Eggs are costing about 50 cents each at the grocery store. If you’re looking for a cheaper, more sustainable option, why not buy chickens instead? Check out this video for detailed information about the cost of raising chickens.
If you’re debating whether to buy eggs or buy chickens to lay eggs, it’s important to consider the cost benefit of owning chickens. Sure, buying eggs is cheaper upfront – eggs don’t always come with a side of feathers and pecking! But in the long run, it might not be as cost-effective as you think. Chickens can provide eggs for 2 years on end and they’ll likely give you way more than just breakfast.
Organic eggs are eggs that come from chickens that are free-range and fed with certified organic feed. They contain higher levels of omega fatty acids, vitamins, and minerals than eggs from chickens raised in a traditional farming setting.
Brown eggs are usually laid by large chicken breeds such as Rhode Island Reds, Barred Rocks, and Orpingtons. These birds are known to produce eggs with a deep golden-brown color and thick shells. They also tend to be some of the heartiest chickens around, so they’re a great choice for backyard homesteaders who want eggs all year round.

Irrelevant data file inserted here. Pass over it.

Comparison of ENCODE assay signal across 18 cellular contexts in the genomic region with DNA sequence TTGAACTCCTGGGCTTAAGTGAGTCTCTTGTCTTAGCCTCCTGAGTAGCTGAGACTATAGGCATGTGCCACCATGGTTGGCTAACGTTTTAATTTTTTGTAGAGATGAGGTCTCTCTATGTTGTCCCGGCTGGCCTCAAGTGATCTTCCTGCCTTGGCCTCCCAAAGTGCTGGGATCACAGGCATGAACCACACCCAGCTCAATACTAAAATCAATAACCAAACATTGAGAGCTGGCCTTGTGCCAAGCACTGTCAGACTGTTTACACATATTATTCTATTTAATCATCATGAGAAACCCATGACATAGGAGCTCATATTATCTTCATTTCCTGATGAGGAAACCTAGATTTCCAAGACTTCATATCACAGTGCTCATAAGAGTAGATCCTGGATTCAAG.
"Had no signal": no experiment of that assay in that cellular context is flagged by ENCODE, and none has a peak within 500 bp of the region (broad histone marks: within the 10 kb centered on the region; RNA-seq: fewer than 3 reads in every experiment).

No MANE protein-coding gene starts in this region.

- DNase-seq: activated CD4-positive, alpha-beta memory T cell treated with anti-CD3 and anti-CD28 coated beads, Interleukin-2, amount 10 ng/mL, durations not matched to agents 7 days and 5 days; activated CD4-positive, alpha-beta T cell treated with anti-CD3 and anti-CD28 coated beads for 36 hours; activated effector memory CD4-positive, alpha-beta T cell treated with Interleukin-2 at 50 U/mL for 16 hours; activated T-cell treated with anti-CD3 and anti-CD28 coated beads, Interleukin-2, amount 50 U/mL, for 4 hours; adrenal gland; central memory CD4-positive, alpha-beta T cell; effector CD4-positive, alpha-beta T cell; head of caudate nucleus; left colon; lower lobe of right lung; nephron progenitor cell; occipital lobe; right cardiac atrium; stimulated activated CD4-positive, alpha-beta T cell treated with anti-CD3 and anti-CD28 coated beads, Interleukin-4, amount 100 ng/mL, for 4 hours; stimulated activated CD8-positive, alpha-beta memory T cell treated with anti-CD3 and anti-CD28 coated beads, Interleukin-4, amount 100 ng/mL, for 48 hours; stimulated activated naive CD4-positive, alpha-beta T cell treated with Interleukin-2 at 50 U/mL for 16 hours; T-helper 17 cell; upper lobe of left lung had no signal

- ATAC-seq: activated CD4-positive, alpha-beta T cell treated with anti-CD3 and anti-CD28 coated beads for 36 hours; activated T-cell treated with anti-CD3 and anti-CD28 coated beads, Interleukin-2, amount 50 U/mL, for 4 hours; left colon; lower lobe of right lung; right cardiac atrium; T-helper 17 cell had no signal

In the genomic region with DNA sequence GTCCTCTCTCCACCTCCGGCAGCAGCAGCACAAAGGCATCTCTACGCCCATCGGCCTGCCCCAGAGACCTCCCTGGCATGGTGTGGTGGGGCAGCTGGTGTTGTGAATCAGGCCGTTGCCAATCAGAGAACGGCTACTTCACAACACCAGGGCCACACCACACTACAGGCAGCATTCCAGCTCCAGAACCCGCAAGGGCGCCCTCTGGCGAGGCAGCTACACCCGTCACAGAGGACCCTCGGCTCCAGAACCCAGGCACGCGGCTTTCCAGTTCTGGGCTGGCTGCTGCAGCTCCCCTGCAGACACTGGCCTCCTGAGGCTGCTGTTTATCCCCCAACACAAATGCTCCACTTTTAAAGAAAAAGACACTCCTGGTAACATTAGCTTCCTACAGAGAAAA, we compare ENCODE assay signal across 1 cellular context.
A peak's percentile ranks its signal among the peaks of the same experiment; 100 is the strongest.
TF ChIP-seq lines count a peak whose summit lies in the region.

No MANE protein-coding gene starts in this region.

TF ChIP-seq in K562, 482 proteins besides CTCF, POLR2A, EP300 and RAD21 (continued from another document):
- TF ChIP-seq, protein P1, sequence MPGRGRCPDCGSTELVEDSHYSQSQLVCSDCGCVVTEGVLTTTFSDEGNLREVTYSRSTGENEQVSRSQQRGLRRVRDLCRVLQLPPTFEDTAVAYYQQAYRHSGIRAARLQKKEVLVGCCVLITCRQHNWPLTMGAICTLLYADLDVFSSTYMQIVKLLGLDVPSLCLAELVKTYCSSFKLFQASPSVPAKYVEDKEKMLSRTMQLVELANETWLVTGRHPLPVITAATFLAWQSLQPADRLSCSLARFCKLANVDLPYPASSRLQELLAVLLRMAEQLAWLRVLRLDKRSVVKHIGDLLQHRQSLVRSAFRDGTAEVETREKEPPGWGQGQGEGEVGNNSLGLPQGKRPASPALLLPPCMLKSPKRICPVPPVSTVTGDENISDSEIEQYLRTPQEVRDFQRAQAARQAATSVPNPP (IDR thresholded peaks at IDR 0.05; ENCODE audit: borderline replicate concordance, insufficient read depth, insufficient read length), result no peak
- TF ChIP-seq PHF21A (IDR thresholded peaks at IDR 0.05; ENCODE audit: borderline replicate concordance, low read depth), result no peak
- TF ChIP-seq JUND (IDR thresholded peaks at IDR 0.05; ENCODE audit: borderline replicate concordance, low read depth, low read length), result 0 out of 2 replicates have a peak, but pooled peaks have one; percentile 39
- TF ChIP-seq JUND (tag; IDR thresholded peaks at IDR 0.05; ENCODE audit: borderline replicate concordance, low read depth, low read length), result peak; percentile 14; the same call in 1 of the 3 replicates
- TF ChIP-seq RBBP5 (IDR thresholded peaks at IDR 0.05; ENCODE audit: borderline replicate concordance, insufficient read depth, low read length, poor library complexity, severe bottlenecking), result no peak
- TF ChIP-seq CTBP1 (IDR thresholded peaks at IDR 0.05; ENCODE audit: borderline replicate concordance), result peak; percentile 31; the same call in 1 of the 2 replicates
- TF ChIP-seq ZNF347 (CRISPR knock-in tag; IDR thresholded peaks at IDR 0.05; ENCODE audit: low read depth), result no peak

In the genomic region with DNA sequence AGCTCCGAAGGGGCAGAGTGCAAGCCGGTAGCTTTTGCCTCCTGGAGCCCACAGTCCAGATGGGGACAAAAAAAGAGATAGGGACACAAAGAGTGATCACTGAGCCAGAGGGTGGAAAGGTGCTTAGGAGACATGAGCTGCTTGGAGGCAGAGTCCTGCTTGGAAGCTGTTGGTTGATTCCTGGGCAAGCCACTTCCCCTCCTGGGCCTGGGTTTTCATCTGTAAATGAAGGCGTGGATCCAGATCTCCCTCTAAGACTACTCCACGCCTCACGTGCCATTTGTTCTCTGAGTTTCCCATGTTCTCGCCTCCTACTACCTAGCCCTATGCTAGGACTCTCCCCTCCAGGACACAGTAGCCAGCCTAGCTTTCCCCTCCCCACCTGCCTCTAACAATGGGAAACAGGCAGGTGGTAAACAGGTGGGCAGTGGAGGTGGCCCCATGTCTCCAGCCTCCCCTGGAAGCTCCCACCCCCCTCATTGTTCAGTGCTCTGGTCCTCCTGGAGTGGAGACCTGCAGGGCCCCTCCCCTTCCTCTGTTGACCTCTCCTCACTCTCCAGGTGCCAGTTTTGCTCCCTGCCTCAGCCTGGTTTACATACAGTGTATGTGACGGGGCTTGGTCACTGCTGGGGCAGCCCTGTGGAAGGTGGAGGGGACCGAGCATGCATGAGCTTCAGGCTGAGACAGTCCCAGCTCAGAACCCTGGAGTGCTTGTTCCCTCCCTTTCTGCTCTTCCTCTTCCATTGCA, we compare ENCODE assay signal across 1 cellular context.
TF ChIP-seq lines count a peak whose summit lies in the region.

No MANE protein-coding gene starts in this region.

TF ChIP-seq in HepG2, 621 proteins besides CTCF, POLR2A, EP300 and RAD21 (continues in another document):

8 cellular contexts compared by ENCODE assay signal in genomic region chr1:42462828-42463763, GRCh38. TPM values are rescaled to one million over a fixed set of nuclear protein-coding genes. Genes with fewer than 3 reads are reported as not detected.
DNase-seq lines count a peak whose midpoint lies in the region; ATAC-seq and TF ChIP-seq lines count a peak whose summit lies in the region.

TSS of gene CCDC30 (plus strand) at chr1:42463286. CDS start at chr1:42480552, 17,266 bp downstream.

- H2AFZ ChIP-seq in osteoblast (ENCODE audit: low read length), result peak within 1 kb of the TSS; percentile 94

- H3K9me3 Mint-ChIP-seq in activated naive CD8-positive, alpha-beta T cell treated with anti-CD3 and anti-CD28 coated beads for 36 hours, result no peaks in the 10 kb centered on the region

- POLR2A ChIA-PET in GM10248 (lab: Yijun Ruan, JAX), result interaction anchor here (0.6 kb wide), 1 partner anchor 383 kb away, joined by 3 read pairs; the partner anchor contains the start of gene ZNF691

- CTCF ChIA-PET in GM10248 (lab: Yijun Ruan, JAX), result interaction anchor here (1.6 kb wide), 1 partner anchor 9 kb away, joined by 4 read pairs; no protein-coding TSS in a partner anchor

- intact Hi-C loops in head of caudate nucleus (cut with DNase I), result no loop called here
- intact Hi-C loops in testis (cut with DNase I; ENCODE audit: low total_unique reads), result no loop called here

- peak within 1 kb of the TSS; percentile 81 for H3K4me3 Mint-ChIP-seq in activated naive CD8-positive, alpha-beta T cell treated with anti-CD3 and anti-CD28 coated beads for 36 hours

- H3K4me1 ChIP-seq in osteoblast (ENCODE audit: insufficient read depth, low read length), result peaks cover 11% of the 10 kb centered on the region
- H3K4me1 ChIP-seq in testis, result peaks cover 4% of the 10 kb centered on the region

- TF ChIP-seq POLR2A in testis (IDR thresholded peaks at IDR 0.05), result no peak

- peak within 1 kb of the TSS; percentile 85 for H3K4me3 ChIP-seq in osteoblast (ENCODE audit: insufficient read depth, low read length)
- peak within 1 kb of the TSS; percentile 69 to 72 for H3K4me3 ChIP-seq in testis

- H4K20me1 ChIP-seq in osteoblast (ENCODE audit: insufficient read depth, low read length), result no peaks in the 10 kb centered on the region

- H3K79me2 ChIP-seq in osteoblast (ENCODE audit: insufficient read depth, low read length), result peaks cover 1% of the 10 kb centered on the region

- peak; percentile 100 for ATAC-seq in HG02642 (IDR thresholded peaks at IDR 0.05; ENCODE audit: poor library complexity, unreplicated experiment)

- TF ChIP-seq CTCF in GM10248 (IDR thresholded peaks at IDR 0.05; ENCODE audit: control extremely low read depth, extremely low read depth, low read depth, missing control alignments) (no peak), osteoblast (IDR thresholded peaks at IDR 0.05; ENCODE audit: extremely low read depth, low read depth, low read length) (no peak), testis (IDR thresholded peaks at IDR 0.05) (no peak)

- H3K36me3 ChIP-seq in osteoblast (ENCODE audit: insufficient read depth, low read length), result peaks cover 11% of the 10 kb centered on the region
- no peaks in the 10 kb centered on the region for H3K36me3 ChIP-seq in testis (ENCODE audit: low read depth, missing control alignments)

White eggs come from light-colored chickens like Leghorns, Anconas, and Minorcas. They tend to have thin shells and pale white yolks, but their eggs are still packed with nutrition and flavor. If you want eggs that look beautiful in the carton or on your plate, then white eggs could be just the thing for you!
Blue eggs appear bluish-green in color due to a layer of pigmentation over the eggshell’s surface that helps protect it from harmful UV rays and predators. These eggs come from Easter Eggers, Araucanas, and Ameraucanas – rare breeds that can often be hard to find if you don’t have access to an experienced breeder or hatchery. The eggs from these breeds have a slightly sweet taste which some people enjoy more than regular white or brown eggs.
We’re not sure if raising your own chickens is cheaper but can be a fun experience for the family…until the racoons come. But that’s a different story. Hopefully this helps you decide eggs or chickens for your breakfast needs! Good luck! Happy egg hunting!